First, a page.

If she could only get back on the road again she could surely catch up with the rest of the caravan.
“There’s nothing left for me to do but try.”
She nodded to herself. After making her way back to the big boulder, she piled up some rocks, stripped a branch from a nearby bush, and planted it in the rocks like a flag.
“I should be able to keep this boulder in sight.”
As long as she didn’t lose sight of it, the cavern would never be out of her grasp. The bottom of the cave was damp enough that if she dug down, she might hit water.
Based on the position of the sun and the shape of the land, she started off in the direction that struck her vaguely as the most likely to yield results, counting her steps as she walked. With the boulder still in view, she heaped some rocks into another mound.
She walked further, gathered more stones and built another mound. By leaving these markers along the way, she could make her way back to the boulder. The shadows grew longer. The sun was setting. She built her fourth mound, her fifth, and walked as far as she could keeping the last one in sight—
And gave up. She must be headed in the wrong direction.
She trudged back to the boulder. This time she headed out along a line exactly opposite, doing the same thing she had before. And with the same depressing results.
The sun had set by the time she returned to the boulder. The gray veil of evening settled across the savanna. But she didn’t have a way of starting a fire and had nothing to eat or drink.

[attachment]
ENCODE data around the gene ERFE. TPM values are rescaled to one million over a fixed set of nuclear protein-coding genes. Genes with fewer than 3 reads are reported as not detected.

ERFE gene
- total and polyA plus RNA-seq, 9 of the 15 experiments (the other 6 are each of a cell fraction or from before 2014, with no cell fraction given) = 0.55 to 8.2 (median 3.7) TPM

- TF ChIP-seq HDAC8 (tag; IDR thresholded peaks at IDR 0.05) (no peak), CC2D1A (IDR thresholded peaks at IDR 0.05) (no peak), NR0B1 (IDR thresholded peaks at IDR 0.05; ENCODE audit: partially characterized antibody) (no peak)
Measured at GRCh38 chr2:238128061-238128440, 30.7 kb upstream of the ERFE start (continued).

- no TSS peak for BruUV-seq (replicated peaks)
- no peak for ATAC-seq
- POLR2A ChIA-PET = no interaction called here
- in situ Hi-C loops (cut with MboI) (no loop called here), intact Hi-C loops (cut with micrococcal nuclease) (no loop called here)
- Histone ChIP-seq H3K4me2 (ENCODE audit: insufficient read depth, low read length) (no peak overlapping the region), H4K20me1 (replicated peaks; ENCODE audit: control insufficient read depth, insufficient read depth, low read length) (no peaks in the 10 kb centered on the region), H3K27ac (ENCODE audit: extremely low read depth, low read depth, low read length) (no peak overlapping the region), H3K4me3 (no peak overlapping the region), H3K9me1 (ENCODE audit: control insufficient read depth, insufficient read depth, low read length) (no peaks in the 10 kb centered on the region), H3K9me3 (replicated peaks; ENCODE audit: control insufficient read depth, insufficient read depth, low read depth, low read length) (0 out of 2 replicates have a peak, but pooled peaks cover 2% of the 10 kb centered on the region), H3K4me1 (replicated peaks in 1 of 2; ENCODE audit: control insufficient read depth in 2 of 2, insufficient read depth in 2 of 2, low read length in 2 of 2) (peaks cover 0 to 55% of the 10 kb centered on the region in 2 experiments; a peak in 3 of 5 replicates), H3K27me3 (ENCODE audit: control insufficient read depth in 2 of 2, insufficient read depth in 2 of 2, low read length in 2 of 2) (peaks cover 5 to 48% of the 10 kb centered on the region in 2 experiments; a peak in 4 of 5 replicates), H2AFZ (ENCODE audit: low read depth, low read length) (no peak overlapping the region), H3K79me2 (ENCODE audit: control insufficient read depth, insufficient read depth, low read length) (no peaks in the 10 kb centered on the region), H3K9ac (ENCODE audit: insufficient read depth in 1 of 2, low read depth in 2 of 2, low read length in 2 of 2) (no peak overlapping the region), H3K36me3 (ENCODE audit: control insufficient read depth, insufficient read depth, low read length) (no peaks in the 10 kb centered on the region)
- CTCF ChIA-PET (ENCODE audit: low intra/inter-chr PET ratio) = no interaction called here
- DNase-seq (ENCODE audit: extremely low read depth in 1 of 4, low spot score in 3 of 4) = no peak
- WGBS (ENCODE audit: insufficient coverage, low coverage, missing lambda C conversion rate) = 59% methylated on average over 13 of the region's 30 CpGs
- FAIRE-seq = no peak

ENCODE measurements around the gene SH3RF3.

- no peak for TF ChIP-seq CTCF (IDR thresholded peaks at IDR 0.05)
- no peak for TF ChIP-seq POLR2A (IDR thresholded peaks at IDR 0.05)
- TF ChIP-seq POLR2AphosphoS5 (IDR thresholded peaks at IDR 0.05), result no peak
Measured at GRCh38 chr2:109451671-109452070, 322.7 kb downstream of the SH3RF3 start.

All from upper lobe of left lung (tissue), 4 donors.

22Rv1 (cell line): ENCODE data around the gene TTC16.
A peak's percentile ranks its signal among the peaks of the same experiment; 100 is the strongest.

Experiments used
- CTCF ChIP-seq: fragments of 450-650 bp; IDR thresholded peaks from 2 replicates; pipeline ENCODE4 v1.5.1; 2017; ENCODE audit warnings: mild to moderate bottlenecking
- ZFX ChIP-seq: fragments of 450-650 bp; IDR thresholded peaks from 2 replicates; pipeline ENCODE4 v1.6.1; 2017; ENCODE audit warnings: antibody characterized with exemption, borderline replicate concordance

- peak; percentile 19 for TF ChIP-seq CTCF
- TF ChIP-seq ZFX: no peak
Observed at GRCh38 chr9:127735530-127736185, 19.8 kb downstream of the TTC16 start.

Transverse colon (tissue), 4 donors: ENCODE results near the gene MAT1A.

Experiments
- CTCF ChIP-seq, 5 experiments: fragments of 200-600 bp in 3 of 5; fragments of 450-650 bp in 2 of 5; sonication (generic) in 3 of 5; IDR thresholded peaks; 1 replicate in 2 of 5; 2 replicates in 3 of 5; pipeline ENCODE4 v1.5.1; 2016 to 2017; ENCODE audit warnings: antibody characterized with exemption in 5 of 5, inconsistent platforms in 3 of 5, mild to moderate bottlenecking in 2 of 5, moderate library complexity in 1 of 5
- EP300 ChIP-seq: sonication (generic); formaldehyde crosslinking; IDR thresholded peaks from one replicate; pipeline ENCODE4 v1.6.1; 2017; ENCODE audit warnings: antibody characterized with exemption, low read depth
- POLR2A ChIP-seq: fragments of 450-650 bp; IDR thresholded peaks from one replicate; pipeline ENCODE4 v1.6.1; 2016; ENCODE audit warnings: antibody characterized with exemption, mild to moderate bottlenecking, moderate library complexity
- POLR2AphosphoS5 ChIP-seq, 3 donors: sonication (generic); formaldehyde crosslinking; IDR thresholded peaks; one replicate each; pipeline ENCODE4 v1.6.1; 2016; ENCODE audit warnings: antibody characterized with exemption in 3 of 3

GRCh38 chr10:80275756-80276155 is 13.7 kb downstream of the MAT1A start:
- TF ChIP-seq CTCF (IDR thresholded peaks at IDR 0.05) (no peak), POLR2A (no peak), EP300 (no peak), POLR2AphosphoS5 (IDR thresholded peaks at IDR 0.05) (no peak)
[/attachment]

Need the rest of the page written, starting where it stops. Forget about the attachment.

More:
“If I abandon hope now, I’m dead,” she said aloud, doing her best to convince herself as she sat on the boulder and rested. She waited for the crescent moon to rise and set off walking again.
Searching for stones in the moonlight presented a vexing challenge, not to mention the difficultly in seeing the way ahead, which meant she had to build the mounds all the more frequently.
It was nighttime now and her current direction was yielding her nothing. Neither did her next attempt. On her third try, having walked as far as she could from the fifth mound, she spotted the outlines of Kiwa’s wagon off in the distance.
Shushou didn’t see any campfires and didn’t sense any people in the vicinity. “What a heartless crew,” she grumbled to herself.
But her steps quickened. She darted across the savanna, ran until her breathing grew ragged and her sides hurt. She stopped.
The only thing in front of her was an ordinary outcropping of rock, not a wagon. From where she was standing, there was nothing resembling a wagon in view. She whirled around, but the last mound had vanished into the darkness behind her.
“Oh, wonderful. Now I really am lost.”